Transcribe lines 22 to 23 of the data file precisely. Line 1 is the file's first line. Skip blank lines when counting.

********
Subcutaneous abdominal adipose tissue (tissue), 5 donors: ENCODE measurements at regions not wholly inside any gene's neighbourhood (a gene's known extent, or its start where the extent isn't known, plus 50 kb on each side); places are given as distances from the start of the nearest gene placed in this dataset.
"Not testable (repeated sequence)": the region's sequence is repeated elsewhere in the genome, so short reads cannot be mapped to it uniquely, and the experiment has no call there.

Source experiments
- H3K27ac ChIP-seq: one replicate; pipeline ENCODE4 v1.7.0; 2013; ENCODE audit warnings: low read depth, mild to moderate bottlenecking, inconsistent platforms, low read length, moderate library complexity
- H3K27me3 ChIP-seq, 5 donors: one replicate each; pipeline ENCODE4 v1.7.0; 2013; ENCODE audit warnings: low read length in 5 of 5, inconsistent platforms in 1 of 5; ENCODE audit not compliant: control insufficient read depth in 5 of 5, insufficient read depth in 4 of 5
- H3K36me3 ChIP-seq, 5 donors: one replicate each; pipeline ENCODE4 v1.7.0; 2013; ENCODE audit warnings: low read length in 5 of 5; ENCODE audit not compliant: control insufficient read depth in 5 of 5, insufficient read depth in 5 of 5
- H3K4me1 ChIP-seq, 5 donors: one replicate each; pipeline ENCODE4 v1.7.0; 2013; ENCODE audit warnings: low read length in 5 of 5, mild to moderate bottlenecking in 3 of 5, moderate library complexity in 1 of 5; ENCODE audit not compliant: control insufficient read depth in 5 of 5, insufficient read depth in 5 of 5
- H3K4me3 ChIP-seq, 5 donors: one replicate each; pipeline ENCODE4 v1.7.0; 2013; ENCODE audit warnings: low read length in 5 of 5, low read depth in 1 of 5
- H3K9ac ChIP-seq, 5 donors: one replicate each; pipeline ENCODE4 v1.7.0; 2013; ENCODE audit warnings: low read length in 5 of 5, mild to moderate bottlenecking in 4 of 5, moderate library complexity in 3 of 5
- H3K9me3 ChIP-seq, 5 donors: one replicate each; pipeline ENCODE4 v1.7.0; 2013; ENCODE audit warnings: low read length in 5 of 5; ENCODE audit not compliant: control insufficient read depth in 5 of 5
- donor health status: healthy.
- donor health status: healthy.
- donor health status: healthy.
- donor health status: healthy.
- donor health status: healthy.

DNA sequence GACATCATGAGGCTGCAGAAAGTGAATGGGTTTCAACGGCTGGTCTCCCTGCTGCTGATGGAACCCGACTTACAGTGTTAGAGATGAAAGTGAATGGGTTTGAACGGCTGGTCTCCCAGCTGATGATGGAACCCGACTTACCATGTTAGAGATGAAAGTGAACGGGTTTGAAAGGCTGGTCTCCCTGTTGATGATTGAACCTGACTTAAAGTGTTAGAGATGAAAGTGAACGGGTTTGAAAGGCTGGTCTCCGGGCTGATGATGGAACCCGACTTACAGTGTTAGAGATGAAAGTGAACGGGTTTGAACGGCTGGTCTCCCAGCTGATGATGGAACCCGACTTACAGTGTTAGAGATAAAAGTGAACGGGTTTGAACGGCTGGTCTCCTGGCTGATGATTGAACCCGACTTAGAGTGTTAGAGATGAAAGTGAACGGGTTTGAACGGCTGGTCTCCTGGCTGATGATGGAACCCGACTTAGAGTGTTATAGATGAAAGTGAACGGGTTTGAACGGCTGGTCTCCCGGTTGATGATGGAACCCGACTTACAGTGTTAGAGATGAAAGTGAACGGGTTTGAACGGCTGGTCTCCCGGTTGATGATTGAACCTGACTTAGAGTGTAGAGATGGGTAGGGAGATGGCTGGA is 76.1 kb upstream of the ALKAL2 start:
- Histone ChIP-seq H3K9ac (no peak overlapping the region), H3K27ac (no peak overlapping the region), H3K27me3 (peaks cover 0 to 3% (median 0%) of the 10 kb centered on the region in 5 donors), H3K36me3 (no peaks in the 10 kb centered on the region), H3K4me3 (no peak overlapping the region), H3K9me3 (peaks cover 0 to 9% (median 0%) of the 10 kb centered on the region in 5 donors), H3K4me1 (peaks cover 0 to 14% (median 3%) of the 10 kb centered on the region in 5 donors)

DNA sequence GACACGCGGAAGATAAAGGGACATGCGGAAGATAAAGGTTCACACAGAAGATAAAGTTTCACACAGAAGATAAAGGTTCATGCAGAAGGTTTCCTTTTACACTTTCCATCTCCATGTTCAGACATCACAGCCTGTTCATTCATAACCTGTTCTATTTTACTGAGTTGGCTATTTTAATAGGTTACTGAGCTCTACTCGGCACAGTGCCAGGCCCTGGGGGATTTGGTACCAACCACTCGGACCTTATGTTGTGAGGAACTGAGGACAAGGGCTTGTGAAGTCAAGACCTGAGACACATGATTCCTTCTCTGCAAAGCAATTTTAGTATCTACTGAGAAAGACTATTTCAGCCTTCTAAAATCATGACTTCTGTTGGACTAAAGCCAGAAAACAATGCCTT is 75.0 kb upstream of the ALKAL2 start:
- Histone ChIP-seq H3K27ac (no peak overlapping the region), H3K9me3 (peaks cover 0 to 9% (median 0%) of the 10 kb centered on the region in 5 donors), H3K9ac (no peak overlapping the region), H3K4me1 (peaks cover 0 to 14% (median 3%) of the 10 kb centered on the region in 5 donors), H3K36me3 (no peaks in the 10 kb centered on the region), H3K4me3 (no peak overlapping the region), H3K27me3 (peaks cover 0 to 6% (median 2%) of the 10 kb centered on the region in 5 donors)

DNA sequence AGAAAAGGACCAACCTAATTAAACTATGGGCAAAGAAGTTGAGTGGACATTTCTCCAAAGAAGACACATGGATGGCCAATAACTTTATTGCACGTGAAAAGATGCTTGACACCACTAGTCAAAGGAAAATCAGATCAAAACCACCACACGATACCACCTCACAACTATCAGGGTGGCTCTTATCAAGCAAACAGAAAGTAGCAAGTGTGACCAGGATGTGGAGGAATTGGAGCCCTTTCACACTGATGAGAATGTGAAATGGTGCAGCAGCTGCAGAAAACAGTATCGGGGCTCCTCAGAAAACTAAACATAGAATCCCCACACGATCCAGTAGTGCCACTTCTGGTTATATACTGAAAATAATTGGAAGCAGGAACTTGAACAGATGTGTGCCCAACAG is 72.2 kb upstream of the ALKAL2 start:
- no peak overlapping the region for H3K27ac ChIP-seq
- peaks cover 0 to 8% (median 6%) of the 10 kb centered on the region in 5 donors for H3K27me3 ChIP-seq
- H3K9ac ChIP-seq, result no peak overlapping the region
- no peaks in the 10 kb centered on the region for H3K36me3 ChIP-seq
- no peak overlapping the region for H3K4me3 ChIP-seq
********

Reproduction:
- peaks cover 0 to 8% (median 6%) of the 10 kb centered on the region in 5 donors for H3K27me3 ChIP-seq
- H3K9ac ChIP-seq, result no peak overlapping the region